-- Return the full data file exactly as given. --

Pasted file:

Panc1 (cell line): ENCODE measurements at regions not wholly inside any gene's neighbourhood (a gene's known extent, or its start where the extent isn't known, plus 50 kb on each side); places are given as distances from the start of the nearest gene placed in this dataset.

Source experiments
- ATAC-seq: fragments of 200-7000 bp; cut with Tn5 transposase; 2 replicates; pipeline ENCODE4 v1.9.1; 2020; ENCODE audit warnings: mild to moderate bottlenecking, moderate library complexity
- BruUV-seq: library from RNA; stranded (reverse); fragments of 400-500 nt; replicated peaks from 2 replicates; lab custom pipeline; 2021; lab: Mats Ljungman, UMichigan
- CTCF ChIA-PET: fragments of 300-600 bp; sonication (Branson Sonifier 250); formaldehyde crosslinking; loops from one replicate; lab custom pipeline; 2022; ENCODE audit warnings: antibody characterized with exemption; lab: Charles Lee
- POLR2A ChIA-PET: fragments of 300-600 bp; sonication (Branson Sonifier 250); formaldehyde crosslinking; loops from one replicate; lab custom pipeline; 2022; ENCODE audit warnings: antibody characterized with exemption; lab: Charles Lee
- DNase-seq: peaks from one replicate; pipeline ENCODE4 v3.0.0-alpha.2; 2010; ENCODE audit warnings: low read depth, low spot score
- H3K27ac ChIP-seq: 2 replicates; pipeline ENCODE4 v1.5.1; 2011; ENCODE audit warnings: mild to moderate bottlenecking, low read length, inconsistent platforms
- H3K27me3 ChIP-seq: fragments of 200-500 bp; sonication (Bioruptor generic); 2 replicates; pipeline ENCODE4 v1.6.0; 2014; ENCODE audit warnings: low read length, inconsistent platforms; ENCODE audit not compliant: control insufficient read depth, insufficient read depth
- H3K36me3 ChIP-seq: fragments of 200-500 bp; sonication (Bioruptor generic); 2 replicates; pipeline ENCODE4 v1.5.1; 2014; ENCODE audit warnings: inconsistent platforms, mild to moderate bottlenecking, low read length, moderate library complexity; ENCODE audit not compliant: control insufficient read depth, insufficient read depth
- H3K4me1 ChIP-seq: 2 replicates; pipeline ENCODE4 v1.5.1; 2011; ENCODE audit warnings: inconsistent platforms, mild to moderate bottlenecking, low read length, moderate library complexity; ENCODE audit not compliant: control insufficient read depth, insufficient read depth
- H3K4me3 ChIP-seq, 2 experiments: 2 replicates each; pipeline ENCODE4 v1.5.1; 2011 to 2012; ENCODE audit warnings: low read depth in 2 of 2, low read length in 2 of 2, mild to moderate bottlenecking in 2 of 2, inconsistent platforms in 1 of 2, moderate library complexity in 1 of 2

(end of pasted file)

Panc1 (cell line): ENCODE measurements at regions not wholly inside any gene's neighbourhood (a gene's known extent, or its start where the extent isn't known, plus 50 kb on each side); places are given as distances from the start of the nearest gene placed in this dataset.

Source experiments
- ATAC-seq: fragments of 200-7000 bp; cut with Tn5 transposase; 2 replicates; pipeline ENCODE4 v1.9.1; 2020; ENCODE audit warnings: mild to moderate bottlenecking, moderate library complexity
- BruUV-seq: library from RNA; stranded (reverse); fragments of 400-500 nt; replicated peaks from 2 replicates; lab custom pipeline; 2021; lab: Mats Ljungman, UMichigan
- CTCF ChIA-PET: fragments of 300-600 bp; sonication (Branson Sonifier 250); formaldehyde crosslinking; loops from one replicate; lab custom pipeline; 2022; ENCODE audit warnings: antibody characterized with exemption; lab: Charles Lee
- POLR2A ChIA-PET: fragments of 300-600 bp; sonication (Branson Sonifier 250); formaldehyde crosslinking; loops from one replicate; lab custom pipeline; 2022; ENCODE audit warnings: antibody characterized with exemption; lab: Charles Lee
- DNase-seq: peaks from one replicate; pipeline ENCODE4 v3.0.0-alpha.2; 2010; ENCODE audit warnings: low read depth, low spot score
- H3K27ac ChIP-seq: 2 replicates; pipeline ENCODE4 v1.5.1; 2011; ENCODE audit warnings: mild to moderate bottlenecking, low read length, inconsistent platforms
- H3K27me3 ChIP-seq: fragments of 200-500 bp; sonication (Bioruptor generic); 2 replicates; pipeline ENCODE4 v1.6.0; 2014; ENCODE audit warnings: low read length, inconsistent platforms; ENCODE audit not compliant: control insufficient read depth, insufficient read depth
- H3K36me3 ChIP-seq: fragments of 200-500 bp; sonication (Bioruptor generic); 2 replicates; pipeline ENCODE4 v1.5.1; 2014; ENCODE audit warnings: inconsistent platforms, mild to moderate bottlenecking, low read length, moderate library complexity; ENCODE audit not compliant: control insufficient read depth, insufficient read depth
- H3K4me1 ChIP-seq: 2 replicates; pipeline ENCODE4 v1.5.1; 2011; ENCODE audit warnings: inconsistent platforms, mild to moderate bottlenecking, low read length, moderate library complexity; ENCODE audit not compliant: control insufficient read depth, insufficient read depth
- H3K4me3 ChIP-seq, 2 experiments: 2 replicates each; pipeline ENCODE4 v1.5.1; 2011 to 2012; ENCODE audit warnings: low read depth in 2 of 2, low read length in 2 of 2, mild to moderate bottlenecking in 2 of 2, inconsistent platforms in 1 of 2, moderate library complexity in 1 of 2